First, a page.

A Lot or a Little?
What you will—and won't—find in this app.
Ease of Play
Controls are somewhat harder on a tablet because of its size; success in battle depends on strategy and reflexes.
Violence & Scariness
The idea is to kill everyone else and be the last man (or woman) standing. Characters used ranged weapons on each other; they bleed when hit, and players can shoot defenseless wounded characters execution-style as they crawl along the ground.
Did you know you can flag iffy content? Adjust limits for Violence & Scariness in your kid's entertainment guide.Get started
Sex, Romance & Nudity
Some female characters wear revealing outfits. On-screen chat often contains graphic sexual references.
Did you know you can flag iffy content? Adjust limits for Sex, Romance & Nudity in your kid's entertainment guide.Get started
There's no profanity in the app itself, but unmoderated on-screen chat often contains swearing.
Did you know you can flag iffy content? Adjust limits for Language in your kid's entertainment guide.Get started
Products & Purchases
App encourages players to purchase from the moment the app starts, with multiple ads for the in-app store. Often prompts players to "top up" in-app currency.
Drinking, Drugs & Smoking
No substance use in the app itself, but on-screen chat could contain references to drugs, drinking, and smoking.
Did you know you can flag iffy content? Adjust limits for Drinking, Drugs & Smoking in your kid's entertainment guide.Get started
Parents Need to Know
Is It Any Good?
This is a good-looking entry in the battle royale arena, with handsome characters (of both genders) and boatloads of vanity items to buy and covet, but its violence may give some gamers pause. Borrowing concepts from other battle royale (BR) games, Cyber Hunter offers the kind of action-packed gameplay competitive gamers have come to expect. Unfortunately, in its bid to fulfill these expectations, it more or less fails to exceed them. Like other BR games, you're air-dropped onto an island with nothing but the clothes on your back, and tasked with equipping and defending yourself. You can choose to stick with your squad or go off on your own (the latter's often better if you want to avoid fighting over supplies); either way, there are around a hundred other players out there literally gunning for you.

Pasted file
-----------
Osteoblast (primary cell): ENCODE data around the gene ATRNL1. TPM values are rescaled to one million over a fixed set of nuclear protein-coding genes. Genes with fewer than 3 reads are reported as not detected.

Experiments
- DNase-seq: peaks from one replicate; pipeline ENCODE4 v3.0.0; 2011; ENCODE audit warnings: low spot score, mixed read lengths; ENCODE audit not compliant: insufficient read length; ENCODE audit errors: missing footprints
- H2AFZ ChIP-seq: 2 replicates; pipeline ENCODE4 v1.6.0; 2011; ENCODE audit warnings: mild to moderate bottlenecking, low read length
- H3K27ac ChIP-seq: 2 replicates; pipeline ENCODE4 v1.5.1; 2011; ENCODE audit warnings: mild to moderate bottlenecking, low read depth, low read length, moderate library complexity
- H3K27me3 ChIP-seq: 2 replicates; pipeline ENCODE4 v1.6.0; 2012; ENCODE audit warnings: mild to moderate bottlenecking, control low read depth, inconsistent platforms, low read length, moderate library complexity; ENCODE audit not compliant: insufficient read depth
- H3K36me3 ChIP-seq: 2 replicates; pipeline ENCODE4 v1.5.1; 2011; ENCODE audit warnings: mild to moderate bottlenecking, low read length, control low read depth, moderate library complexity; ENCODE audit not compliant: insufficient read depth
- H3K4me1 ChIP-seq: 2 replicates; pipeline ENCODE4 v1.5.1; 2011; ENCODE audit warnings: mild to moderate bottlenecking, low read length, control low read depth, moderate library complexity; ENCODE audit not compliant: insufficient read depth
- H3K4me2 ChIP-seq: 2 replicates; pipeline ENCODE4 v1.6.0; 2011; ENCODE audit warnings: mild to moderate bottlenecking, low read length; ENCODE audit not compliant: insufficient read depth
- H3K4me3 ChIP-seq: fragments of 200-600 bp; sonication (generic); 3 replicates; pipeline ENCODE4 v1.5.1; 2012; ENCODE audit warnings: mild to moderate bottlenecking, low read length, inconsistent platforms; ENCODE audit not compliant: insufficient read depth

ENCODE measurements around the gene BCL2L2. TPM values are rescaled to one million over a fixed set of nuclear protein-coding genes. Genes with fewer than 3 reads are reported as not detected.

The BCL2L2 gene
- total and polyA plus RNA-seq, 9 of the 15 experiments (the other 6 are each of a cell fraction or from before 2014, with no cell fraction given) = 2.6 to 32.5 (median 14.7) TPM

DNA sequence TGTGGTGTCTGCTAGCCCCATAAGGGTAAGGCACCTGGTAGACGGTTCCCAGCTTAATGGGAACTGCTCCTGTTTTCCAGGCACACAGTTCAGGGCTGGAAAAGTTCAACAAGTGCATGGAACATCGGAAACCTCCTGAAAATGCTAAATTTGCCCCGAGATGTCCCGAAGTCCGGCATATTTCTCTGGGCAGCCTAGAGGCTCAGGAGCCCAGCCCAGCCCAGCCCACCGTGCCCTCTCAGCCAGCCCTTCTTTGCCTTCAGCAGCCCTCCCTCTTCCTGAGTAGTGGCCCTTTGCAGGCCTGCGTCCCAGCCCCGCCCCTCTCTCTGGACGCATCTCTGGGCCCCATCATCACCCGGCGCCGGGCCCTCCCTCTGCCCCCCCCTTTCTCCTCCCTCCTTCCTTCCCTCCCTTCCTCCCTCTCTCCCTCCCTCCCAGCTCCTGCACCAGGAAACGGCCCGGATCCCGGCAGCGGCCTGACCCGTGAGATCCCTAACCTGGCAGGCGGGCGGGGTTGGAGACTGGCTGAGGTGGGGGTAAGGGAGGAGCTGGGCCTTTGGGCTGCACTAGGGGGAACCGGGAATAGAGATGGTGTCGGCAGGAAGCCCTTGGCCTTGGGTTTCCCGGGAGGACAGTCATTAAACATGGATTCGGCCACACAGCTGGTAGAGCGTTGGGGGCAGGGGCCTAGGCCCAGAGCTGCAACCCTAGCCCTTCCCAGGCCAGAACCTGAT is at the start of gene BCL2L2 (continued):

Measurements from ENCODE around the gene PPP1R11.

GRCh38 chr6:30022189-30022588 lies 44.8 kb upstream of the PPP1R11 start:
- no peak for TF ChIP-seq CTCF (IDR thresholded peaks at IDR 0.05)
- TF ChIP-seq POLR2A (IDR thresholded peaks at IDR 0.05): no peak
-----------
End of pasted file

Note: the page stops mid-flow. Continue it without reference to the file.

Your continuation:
The most obvious difference between this app and its rivals is its parkour system, which can be used to reach high strategic locations. But its effectiveness varies and can result in bizarre things like crawling upside down spider-like on the ceiling, getting stuck on a windowsill, or having limbs that bend the wrong way. In the end, it's more a novelty than a must-have when it comes to survival. What is a must-have is a vehicle, and these are mostly well-executed. Once you get a hang of the controls, you can zoom away from danger at crazy-fun speeds or hitch a ride with a fellow squad member. Weapons are easy to use (especially if you turn on auto-fire), and it's satisfying to sneak up on a fight and take everyone down. Granted, there's not much that separates this app from others like it, and parents are justified in objecting to gameplay. Its emphasis on shooting and rewards for killing people, plus the graphic and often abusive nature of both voice and text chat, means that young kids probably shouldn't play it. Still, Cyber Hunter's 10- to 15-minute matches offer the kind of fast-paced (if predictable) fun action older gamers crave.
Did we miss something on diversity?
Research shows a connection between kids' healthy self-esteem and positive portrayals in media. That's why we've added a new "Diverse Representations" section to our reviews that will be rolling out on an ongoing basis. You can help us help kids by suggesting a diversity update.